Young Minds Matter: Communities Connecting for Well-being

 

Branded image for the Young Minds Matter seminar

Since 2010, the foundation has hosted a free biennial conference in Houston focusing on children’s mental health topics.

Young Minds Matter: Communities Connecting for Well-being was a free, one-day training event for people who care about children, youth, families, and caregivers. This year’s event theme grew out of the foundation’s new strategic direction, which focuses on changing community conditions and the root causes that contribute to poor mental health, especially in communities that have been subjected to bias and discrimination. Like previous Young Minds Matter conferences, we will focus on children, transition-age youth and their caregivers, and this year we’ll explore the many ways communities can promote well-being, including mental health in everyday life. 

Conference Objectives:

  • Learned about upstream*, community approaches to improve the mental well-being of children, youth, and families.
  • Discussed ways to strengthen community factors that are linked to thriving mental health and well-being.
  • Engaged in candid discussions about how structural bias* impacts the mental well-being of children and youth of color.
  • Identified the importance of engaging historically excluded groups (racial and ethnic minorities, people with low incomes, people with disabilities or mental health conditions, etc.) in all aspects of multisector, collaborative work.
  • Engaged and network with others interested in improving mental health and well-being of families in the greater Houston area and across Texas.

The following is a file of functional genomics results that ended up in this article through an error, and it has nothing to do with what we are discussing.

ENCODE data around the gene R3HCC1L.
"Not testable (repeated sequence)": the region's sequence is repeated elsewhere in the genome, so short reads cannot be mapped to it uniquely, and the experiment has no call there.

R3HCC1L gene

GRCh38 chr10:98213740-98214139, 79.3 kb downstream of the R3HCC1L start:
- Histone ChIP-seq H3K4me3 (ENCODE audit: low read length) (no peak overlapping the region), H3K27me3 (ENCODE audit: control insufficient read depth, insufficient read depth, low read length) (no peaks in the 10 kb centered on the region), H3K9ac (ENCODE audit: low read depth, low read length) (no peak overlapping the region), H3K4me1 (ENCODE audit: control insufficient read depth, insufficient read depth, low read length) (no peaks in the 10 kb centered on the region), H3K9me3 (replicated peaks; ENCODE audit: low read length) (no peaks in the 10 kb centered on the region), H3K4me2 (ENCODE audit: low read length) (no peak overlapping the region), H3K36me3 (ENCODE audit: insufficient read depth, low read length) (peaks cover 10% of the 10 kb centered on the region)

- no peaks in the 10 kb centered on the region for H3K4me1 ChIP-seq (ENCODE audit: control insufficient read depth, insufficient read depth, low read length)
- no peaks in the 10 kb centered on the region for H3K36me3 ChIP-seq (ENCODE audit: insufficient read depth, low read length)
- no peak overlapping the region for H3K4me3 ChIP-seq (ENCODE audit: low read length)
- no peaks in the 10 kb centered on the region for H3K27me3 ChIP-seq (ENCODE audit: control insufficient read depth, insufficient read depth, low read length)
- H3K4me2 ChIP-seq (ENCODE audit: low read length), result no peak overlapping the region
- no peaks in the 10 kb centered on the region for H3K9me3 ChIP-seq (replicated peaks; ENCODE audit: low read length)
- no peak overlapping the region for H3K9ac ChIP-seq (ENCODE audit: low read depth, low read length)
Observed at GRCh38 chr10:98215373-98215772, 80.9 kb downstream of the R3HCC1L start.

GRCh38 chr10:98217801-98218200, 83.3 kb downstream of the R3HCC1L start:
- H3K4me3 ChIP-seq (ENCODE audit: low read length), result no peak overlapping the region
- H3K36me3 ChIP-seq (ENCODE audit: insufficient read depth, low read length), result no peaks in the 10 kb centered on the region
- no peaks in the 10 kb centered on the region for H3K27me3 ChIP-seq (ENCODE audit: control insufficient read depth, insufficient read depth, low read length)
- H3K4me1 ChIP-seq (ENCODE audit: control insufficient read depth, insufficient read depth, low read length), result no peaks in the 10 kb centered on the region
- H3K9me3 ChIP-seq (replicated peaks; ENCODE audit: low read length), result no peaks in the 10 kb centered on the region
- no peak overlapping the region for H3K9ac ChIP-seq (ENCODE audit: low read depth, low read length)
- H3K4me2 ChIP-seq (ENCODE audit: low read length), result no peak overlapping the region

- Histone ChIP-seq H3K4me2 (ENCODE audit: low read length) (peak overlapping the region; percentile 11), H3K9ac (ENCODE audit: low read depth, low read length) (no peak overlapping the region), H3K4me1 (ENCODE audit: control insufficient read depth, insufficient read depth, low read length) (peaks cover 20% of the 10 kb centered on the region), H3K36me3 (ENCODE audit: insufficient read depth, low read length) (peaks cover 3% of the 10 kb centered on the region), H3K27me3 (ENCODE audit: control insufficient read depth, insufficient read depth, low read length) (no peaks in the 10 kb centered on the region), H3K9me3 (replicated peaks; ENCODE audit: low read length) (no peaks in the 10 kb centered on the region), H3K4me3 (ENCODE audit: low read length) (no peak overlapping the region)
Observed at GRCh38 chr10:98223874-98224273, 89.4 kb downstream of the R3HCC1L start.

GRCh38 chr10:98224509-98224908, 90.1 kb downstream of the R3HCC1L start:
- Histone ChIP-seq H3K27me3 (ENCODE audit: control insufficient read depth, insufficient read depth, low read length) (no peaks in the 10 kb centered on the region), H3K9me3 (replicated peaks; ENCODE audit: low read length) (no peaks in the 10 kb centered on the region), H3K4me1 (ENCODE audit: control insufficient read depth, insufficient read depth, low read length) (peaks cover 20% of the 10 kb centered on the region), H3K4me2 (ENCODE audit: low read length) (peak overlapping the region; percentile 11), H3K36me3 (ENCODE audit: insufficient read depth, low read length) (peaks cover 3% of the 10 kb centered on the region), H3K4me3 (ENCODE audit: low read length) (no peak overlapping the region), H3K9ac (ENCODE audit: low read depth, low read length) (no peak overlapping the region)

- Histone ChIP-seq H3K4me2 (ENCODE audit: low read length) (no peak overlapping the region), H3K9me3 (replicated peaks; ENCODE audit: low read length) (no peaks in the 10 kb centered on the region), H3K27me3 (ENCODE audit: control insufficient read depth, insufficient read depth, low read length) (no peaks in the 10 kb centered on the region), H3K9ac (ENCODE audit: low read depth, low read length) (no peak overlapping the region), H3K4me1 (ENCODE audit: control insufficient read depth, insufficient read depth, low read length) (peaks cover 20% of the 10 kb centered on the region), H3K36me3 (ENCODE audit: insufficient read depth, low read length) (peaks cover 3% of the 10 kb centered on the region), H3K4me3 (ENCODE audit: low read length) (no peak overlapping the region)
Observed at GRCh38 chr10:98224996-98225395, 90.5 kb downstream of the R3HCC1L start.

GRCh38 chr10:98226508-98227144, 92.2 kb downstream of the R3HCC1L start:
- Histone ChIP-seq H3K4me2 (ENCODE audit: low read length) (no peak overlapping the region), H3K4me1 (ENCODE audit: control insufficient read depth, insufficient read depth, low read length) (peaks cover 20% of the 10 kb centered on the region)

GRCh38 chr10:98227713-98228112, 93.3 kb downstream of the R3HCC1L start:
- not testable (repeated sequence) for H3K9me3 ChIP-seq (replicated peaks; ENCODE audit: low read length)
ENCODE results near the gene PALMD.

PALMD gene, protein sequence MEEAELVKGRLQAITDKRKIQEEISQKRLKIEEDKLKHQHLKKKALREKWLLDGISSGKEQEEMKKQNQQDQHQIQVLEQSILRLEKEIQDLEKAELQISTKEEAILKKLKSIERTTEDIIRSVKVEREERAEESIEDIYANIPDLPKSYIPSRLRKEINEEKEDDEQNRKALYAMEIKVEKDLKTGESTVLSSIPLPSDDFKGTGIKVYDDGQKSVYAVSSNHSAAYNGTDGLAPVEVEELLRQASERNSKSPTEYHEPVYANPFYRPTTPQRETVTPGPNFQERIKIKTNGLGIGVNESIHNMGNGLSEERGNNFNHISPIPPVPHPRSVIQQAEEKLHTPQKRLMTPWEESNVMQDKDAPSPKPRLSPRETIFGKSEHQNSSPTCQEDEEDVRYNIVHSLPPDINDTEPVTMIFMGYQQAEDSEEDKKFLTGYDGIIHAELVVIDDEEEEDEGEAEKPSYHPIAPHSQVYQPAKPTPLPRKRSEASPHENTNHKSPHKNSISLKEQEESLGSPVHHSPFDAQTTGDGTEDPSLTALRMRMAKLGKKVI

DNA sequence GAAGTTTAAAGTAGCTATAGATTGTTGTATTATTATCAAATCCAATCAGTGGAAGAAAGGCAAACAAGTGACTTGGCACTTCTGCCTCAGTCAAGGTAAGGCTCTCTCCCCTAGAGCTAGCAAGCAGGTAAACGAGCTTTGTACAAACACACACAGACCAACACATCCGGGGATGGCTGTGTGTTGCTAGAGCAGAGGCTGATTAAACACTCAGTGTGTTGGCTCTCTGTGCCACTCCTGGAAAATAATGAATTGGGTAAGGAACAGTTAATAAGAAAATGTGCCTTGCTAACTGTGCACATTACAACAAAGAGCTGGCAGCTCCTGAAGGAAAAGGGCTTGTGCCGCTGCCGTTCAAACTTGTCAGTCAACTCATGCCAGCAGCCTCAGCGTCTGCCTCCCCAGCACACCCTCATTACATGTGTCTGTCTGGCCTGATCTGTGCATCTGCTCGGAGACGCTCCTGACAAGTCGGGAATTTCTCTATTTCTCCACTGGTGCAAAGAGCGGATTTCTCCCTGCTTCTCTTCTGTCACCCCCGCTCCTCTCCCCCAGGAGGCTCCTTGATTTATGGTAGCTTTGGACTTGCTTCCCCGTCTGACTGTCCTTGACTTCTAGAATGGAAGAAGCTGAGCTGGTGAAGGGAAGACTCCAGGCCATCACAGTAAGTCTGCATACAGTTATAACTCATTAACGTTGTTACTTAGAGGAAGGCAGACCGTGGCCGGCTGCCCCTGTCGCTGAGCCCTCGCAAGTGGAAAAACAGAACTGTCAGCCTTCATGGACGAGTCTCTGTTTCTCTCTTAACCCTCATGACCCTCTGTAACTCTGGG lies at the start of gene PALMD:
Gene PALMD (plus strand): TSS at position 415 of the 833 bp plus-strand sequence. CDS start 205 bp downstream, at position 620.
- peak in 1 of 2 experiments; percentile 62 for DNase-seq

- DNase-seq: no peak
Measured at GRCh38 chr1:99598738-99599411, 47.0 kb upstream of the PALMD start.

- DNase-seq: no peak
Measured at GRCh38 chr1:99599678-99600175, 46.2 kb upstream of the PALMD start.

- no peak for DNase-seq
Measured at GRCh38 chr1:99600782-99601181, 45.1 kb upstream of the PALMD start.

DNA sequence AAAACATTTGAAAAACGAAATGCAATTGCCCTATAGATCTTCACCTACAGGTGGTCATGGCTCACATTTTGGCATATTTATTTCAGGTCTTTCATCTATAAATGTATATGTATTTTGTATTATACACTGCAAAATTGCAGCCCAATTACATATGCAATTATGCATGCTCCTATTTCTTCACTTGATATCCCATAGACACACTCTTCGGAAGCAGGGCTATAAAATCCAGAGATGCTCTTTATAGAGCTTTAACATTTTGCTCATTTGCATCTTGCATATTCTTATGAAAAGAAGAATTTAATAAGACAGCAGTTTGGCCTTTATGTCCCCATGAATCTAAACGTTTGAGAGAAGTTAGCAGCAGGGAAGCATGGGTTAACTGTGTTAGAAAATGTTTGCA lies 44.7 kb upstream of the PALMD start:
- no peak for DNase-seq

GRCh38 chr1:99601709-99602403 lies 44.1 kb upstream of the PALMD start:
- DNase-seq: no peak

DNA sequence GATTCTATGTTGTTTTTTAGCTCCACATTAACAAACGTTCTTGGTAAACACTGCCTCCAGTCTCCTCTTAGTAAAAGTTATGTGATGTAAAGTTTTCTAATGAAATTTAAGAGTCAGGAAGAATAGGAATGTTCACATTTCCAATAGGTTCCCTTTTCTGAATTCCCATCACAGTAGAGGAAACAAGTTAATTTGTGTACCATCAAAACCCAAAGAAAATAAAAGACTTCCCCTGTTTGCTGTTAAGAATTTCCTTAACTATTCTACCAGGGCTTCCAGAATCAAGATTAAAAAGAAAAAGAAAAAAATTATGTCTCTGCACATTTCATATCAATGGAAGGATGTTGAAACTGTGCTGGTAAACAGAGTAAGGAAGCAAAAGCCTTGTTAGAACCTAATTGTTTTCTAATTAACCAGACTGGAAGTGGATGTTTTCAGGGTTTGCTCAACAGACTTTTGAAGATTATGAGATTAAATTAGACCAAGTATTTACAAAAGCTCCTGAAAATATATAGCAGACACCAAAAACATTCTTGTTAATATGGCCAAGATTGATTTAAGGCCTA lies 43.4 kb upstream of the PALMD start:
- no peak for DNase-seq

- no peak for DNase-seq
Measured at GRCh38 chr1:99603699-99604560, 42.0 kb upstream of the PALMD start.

* DEFINITIONS

Going upstream means addressing health and mental health challenges beforepeople get sick or injured. Upstream solutions get as close to the root source of the problem as possible. Downstream solutions focus on treatment and interventions for individuals once an issue is already present.

Structural bias occurs when institutions such as schools, banks, businesses, or government agencies reinforce biases like racism, prejudice against people with low incomes, and other types of injustices.

Historically excluded or marginalized groups are groups of people who have been systematically denied the opportunity to achieve optimal health because of their race, gender, sexual orientation, disability, mental health condition, socioeconomic status, geography, etc.

 

Young Minds Matter 2019 was hosted by the Hogg Foundation for Mental Health, which works collaboratively to transform how communities promote mental health and well-being in everyday life. It was coordinated by Prevention Institute, a national nonprofit committed to the vision that all people experience their full potential for health, safety, and well-being across the course of their lives.